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Tummy Time



Many parents feel pressure from outside sources to rush their child through stages of development. They hear stories of how a friend’s kid walked at only 10 months old and wonder if their own baby is behind because they are not reaching the same milestones as quickly.

But children are unique. There is no “exact” age that children should roll over, crawl, sit & stand but there is an order. If given the opportunity, it is amazing that babies can progress through these different movement patterns without instruction. As infants, the majority already contain these patterns ingrained into their neurological system. Their bodies know inherently how to progress, when to do so, and in what order.

The particular position in development I would like to highlight is “tummy time,” also referred to as the “prone” position. Spending adequate time lying prone is vital for your child’s development. It helps them develop proper neck strength along with the musculature specifically designed to stabilize the shoulders, not to mention helping develop ideal spinal curvature.

Not Enough Tummy Time

The consequences of too little tummy time, aside from a flattened skull at the back of the head, are things that will challenge the child throughout life. As humans, we are very good at creating adaptations to accomplish the task at hand, but this is not always the best path. Too little tummy time requires these compensations and puts children at risk for neck pain, poor posture, and shoulder dysfunction later on in life.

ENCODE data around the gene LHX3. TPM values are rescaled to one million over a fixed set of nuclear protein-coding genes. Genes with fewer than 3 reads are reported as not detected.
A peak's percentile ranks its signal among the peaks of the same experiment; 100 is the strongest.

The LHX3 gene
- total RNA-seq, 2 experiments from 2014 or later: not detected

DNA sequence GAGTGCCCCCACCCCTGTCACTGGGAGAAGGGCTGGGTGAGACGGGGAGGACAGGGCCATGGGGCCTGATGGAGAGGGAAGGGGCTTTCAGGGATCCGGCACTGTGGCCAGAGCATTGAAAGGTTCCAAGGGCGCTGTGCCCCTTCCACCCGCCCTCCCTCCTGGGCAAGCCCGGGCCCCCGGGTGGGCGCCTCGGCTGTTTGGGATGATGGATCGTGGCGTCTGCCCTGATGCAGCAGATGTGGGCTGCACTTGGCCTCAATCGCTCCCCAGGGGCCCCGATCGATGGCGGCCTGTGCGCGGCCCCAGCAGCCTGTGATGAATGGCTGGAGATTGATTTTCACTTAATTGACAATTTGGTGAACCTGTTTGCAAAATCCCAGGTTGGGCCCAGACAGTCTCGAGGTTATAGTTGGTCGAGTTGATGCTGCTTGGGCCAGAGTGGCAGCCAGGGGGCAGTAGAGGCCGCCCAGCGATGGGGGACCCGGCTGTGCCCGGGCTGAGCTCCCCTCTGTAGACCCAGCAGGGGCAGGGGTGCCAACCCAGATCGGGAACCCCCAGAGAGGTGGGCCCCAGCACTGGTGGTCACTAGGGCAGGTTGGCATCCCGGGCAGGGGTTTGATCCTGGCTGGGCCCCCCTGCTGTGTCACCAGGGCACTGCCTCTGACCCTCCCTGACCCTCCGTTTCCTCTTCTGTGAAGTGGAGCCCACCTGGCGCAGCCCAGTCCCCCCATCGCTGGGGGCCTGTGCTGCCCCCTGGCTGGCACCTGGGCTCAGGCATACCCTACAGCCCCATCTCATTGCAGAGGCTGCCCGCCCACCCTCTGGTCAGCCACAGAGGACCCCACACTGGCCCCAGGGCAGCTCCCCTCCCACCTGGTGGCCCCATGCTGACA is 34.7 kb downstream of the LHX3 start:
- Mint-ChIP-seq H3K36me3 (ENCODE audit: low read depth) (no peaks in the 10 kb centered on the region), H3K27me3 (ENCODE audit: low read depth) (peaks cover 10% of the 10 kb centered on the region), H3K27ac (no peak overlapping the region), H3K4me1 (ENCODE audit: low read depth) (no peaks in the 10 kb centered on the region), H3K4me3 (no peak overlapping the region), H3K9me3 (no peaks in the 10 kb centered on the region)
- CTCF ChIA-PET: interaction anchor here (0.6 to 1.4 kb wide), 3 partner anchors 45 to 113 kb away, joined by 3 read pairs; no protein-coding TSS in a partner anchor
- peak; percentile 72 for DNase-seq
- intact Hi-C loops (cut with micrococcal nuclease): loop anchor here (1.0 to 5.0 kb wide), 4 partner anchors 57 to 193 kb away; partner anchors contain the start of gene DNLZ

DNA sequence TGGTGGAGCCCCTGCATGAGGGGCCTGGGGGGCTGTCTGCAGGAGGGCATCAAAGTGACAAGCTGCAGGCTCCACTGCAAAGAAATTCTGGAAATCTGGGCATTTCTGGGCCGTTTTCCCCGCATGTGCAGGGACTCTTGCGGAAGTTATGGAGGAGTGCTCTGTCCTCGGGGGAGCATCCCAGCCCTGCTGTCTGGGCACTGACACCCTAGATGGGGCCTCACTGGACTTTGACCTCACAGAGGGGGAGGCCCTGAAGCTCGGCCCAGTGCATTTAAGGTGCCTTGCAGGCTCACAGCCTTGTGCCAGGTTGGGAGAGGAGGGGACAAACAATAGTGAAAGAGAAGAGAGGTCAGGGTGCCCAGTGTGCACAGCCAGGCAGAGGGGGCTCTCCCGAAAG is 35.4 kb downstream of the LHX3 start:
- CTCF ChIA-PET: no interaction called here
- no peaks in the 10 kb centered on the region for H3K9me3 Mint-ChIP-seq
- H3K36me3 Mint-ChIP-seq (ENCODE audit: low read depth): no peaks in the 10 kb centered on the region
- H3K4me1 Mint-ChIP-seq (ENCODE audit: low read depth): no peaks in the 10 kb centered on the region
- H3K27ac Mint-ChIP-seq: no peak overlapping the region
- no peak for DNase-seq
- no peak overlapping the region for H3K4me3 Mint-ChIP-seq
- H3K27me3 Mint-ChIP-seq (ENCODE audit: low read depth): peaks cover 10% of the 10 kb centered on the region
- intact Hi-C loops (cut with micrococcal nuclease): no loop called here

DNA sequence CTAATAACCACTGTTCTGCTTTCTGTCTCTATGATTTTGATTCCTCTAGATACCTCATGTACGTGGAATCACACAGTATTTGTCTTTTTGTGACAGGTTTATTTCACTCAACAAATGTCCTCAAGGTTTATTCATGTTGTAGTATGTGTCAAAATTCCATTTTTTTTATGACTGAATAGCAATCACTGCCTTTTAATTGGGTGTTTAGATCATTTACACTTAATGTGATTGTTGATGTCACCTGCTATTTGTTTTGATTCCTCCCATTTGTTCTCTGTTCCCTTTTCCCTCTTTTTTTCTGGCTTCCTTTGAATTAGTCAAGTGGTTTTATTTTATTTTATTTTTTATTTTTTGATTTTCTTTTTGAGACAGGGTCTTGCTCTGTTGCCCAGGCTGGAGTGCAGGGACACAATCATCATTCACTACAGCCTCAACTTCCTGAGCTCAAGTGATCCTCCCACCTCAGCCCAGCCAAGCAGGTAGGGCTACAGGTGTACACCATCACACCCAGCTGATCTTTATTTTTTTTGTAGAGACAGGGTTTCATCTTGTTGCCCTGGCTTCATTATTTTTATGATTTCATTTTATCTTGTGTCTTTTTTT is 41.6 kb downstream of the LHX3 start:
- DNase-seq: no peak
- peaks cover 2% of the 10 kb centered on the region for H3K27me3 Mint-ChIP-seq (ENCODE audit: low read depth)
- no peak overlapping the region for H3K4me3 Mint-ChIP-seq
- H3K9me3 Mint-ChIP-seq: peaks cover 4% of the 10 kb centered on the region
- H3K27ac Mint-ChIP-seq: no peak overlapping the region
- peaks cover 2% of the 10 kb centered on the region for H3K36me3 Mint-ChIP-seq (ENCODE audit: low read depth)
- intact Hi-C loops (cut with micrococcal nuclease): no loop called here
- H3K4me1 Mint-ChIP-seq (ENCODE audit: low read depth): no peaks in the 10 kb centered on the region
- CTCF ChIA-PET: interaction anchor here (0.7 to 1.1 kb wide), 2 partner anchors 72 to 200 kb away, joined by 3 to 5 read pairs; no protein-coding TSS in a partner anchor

Parent Interaction

As parents, the best help we can be to our children is through encouragement. Put your baby on the floor in a position they can handle on their own, and then get down with them and interact; talk to them, play music for them, show them toys and get them interested in the world around them. This is great, not only for bonding with your baby, but also to motivate them to move, which in turn strengthens their muscles, allowing them to progress to crawling and walking. This extra effort will ensure a more stable platform upon which the child will be able to move his/her neck, shoulders and upper body.

Parenting is difficult. You are doing the best you can and I give you many kudos for that. This blog is meant to inform you, so that you may be able to give your child the best. The one contribution on your part is spending time with them. Your best bet is to get them used to tummy time from a young age; as early as two weeks! As always, make sure they are properly supervised, especially while still building the strength to move their head freely when on their stomach.

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